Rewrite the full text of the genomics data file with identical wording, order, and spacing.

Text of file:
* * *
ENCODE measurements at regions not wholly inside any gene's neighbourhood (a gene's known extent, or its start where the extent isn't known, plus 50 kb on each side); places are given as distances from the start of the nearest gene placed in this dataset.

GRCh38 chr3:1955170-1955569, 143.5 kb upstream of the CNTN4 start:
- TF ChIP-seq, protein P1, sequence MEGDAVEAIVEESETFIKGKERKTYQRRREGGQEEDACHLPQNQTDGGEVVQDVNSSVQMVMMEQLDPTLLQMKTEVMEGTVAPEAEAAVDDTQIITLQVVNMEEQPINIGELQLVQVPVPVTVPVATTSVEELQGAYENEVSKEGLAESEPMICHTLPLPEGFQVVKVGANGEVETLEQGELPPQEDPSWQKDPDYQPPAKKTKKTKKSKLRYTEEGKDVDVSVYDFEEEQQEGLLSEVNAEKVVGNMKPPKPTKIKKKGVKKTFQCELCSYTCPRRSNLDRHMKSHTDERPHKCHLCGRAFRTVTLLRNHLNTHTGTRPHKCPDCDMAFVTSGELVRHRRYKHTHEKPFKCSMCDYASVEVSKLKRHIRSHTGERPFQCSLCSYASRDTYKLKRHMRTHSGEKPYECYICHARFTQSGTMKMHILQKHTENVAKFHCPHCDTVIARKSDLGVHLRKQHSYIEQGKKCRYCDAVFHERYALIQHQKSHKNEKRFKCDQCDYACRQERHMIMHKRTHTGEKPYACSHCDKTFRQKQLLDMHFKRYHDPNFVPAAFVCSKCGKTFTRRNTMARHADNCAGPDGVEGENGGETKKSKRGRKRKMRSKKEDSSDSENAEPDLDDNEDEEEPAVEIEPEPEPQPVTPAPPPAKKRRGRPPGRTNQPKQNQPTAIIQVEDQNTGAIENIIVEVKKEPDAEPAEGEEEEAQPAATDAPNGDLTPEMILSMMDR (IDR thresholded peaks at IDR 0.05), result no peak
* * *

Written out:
ENCODE measurements at regions not wholly inside any gene's neighbourhood (a gene's known extent, or its start where the extent isn't known, plus 50 kb on each side); places are given as distances from the start of the nearest gene placed in this dataset.

GRCh38 chr3:1955170-1955569, 143.5 kb upstream of the CNTN4 start:
- TF ChIP-seq, protein P1, sequence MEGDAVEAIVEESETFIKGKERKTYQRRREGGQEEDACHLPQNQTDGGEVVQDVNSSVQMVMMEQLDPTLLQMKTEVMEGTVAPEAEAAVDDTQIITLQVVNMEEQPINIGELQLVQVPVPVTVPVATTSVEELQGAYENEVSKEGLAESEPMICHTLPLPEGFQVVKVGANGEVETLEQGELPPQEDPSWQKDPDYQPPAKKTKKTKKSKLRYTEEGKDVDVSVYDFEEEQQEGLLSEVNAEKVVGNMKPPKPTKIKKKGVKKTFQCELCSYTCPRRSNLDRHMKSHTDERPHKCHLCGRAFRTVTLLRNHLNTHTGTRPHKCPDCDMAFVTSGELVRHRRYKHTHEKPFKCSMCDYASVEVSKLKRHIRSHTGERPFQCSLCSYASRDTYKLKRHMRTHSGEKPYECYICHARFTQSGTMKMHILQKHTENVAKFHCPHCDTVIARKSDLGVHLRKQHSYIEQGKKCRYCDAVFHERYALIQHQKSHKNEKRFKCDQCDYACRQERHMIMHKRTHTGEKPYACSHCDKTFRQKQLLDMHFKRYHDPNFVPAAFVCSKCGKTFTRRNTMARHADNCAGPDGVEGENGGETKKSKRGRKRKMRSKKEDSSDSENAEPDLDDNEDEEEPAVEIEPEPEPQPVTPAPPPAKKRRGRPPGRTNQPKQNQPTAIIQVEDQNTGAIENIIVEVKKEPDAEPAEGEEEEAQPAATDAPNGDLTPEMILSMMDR (IDR thresholded peaks at IDR 0.05), result no peak